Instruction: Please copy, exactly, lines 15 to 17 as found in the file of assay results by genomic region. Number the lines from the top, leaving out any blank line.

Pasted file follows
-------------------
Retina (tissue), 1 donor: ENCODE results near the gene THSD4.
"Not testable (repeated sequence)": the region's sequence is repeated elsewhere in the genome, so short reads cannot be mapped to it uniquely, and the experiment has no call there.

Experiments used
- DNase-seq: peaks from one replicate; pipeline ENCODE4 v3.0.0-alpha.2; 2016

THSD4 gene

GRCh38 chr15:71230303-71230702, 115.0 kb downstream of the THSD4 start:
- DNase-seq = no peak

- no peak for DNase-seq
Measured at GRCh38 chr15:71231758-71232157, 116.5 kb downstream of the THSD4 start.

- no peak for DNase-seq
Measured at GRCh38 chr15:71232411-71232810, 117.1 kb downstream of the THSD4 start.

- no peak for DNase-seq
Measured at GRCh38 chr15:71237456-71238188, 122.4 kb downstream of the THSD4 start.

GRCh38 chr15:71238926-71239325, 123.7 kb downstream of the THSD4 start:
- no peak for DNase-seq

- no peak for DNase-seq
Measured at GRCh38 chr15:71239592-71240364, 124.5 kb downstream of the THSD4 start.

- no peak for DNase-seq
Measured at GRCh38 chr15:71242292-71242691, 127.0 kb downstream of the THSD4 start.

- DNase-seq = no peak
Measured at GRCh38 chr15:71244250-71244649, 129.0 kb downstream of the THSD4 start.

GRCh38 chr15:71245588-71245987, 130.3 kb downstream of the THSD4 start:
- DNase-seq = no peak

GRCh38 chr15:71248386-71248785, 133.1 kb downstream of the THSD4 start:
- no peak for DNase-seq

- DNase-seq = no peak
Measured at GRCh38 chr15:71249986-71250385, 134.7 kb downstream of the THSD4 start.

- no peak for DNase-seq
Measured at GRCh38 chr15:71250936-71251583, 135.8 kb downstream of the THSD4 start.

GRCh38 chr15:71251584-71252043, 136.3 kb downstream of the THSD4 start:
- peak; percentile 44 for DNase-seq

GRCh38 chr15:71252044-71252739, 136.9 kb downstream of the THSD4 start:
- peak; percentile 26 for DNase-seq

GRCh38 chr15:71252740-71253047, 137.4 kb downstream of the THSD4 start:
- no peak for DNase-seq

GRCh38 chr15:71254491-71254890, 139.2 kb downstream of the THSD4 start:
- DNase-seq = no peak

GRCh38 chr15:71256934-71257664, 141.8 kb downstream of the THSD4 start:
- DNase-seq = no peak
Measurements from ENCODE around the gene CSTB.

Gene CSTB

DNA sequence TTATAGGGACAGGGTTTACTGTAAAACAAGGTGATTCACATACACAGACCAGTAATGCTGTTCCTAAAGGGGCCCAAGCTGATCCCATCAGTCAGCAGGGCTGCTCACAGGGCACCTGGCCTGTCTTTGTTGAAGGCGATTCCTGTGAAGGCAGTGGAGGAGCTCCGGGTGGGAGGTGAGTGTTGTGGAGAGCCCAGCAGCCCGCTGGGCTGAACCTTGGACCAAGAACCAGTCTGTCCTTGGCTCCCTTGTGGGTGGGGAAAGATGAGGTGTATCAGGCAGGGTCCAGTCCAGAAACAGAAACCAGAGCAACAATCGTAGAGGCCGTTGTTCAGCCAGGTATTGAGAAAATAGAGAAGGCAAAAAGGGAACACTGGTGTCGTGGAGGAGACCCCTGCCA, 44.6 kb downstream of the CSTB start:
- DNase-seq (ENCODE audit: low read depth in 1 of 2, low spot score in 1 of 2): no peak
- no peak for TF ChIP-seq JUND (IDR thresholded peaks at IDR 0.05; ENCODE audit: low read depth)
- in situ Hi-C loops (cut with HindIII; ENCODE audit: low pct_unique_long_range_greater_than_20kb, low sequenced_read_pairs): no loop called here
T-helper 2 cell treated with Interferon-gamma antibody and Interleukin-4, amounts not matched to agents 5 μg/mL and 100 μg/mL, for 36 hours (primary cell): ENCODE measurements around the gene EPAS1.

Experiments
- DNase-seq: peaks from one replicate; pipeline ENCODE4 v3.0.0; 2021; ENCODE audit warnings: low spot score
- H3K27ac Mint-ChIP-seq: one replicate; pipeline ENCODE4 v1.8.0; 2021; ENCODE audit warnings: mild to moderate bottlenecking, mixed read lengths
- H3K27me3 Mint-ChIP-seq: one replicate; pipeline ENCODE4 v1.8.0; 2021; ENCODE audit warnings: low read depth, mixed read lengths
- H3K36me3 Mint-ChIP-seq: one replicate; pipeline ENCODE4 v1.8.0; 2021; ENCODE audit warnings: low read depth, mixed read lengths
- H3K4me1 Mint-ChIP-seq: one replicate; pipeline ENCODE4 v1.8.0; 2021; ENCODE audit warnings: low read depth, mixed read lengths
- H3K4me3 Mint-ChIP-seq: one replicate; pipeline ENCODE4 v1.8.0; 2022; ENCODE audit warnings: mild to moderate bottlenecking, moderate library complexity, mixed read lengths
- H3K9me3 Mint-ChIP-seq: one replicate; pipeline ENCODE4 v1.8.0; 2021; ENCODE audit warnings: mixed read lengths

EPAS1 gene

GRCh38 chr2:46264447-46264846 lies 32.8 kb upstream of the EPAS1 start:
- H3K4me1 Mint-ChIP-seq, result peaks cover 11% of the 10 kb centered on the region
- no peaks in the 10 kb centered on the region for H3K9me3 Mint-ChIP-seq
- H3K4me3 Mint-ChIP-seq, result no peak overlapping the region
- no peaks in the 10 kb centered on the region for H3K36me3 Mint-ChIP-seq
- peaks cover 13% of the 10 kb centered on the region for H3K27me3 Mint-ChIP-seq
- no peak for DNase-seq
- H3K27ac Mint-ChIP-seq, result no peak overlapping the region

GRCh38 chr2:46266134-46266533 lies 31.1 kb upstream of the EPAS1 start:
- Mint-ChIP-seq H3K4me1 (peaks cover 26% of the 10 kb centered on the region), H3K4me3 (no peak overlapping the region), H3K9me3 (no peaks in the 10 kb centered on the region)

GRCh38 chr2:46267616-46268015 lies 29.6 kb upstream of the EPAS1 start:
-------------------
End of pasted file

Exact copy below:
- no peak for DNase-seq

- no peak for DNase-seq
Measured at GRCh38 chr15:71239592-71240364, 124.5 kb downstream of the THSD4 start.